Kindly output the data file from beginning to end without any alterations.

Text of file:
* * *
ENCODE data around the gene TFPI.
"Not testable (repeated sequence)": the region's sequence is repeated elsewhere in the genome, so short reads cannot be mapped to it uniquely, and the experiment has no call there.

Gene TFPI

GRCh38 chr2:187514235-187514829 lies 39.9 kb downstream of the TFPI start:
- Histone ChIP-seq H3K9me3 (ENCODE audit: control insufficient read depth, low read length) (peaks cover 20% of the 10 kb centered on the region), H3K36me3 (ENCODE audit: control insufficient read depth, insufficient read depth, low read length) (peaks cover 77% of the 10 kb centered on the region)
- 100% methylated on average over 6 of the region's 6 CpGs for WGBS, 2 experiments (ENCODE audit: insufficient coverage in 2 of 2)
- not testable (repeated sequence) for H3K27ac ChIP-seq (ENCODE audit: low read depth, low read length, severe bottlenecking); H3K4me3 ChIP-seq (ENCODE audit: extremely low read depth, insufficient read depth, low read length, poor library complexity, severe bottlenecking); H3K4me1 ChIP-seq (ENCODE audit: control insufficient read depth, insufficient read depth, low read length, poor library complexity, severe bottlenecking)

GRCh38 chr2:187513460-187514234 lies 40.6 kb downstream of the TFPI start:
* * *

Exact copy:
ENCODE data around the gene TFPI.
"Not testable (repeated sequence)": the region's sequence is repeated elsewhere in the genome, so short reads cannot be mapped to it uniquely, and the experiment has no call there.

Gene TFPI

GRCh38 chr2:187514235-187514829 lies 39.9 kb downstream of the TFPI start:
- Histone ChIP-seq H3K9me3 (ENCODE audit: control insufficient read depth, low read length) (peaks cover 20% of the 10 kb centered on the region), H3K36me3 (ENCODE audit: control insufficient read depth, insufficient read depth, low read length) (peaks cover 77% of the 10 kb centered on the region)
- 100% methylated on average over 6 of the region's 6 CpGs for WGBS, 2 experiments (ENCODE audit: insufficient coverage in 2 of 2)
- not testable (repeated sequence) for H3K27ac ChIP-seq (ENCODE audit: low read depth, low read length, severe bottlenecking); H3K4me3 ChIP-seq (ENCODE audit: extremely low read depth, insufficient read depth, low read length, poor library complexity, severe bottlenecking); H3K4me1 ChIP-seq (ENCODE audit: control insufficient read depth, insufficient read depth, low read length, poor library complexity, severe bottlenecking)

GRCh38 chr2:187513460-187514234 lies 40.6 kb downstream of the TFPI start: